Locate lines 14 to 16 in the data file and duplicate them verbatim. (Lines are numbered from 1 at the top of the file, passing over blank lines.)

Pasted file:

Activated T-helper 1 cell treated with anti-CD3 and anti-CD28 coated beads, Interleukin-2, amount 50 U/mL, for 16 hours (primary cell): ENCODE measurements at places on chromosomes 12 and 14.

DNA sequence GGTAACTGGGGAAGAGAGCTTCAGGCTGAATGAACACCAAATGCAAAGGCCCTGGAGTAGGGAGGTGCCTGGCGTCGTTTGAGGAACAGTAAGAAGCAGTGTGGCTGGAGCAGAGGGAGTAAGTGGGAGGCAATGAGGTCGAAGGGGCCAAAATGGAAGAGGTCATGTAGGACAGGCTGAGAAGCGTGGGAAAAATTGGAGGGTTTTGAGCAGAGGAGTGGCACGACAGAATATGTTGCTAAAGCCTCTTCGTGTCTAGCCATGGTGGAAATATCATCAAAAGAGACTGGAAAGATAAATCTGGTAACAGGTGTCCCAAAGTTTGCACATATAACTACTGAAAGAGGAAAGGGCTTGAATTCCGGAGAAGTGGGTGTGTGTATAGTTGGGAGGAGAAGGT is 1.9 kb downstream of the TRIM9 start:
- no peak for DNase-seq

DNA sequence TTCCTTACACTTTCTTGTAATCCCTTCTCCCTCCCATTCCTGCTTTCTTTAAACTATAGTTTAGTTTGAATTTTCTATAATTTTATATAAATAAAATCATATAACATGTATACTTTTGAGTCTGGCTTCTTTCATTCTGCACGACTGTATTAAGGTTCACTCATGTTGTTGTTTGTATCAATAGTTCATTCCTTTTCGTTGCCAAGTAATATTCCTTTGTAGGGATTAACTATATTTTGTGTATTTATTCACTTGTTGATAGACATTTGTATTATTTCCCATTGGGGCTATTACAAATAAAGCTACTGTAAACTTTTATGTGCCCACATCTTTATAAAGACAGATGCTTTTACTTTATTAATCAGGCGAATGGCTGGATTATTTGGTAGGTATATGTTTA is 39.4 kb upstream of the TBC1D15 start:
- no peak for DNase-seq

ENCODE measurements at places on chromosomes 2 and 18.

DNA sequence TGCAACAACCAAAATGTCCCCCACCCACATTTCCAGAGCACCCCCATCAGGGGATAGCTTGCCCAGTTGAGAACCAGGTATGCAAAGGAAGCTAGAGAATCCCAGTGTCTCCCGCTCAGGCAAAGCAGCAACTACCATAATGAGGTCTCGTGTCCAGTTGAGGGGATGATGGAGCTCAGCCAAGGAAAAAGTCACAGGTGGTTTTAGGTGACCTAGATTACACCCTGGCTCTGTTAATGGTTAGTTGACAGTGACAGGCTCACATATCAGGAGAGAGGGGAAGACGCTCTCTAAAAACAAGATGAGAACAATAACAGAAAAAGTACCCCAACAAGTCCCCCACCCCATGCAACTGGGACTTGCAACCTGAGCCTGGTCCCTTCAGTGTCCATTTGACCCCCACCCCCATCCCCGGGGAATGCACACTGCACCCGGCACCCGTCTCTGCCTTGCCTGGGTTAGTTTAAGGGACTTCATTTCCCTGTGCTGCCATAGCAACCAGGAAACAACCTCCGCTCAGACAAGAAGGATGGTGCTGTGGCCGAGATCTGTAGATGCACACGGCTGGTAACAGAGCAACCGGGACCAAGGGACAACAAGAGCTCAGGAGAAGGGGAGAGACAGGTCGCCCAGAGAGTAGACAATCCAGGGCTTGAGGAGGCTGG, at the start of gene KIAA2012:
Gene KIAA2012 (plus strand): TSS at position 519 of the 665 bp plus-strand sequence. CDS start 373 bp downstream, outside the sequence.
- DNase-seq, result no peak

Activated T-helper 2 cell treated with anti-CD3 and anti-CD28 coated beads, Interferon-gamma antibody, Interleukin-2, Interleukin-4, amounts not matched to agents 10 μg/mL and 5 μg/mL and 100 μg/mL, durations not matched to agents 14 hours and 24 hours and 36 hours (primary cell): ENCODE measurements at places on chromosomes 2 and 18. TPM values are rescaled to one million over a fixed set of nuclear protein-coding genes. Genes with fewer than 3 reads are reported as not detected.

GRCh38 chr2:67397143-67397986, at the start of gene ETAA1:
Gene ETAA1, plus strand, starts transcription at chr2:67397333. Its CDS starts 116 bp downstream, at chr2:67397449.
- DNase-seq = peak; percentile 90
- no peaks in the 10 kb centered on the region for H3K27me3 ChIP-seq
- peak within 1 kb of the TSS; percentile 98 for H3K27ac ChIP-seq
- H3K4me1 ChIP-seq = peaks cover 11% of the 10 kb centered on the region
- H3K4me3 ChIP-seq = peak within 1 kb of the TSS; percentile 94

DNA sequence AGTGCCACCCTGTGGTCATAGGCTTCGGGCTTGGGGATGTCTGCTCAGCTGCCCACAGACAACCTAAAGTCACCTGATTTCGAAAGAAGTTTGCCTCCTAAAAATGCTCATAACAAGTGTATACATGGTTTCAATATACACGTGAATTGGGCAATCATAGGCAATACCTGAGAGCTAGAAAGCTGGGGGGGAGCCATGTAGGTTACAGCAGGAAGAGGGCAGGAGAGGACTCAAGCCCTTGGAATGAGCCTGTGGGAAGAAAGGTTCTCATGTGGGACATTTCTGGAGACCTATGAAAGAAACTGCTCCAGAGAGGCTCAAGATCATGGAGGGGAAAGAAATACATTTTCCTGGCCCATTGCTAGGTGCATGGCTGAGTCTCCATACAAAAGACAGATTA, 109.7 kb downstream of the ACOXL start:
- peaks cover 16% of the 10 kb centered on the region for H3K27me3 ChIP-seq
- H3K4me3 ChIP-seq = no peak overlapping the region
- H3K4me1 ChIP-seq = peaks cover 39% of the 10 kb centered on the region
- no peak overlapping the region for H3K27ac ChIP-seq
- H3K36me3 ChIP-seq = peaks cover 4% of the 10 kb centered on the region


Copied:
- no peaks in the 10 kb centered on the region for H3K27me3 ChIP-seq
- peak within 1 kb of the TSS; percentile 98 for H3K27ac ChIP-seq
- H3K4me1 ChIP-seq = peaks cover 11% of the 10 kb centered on the region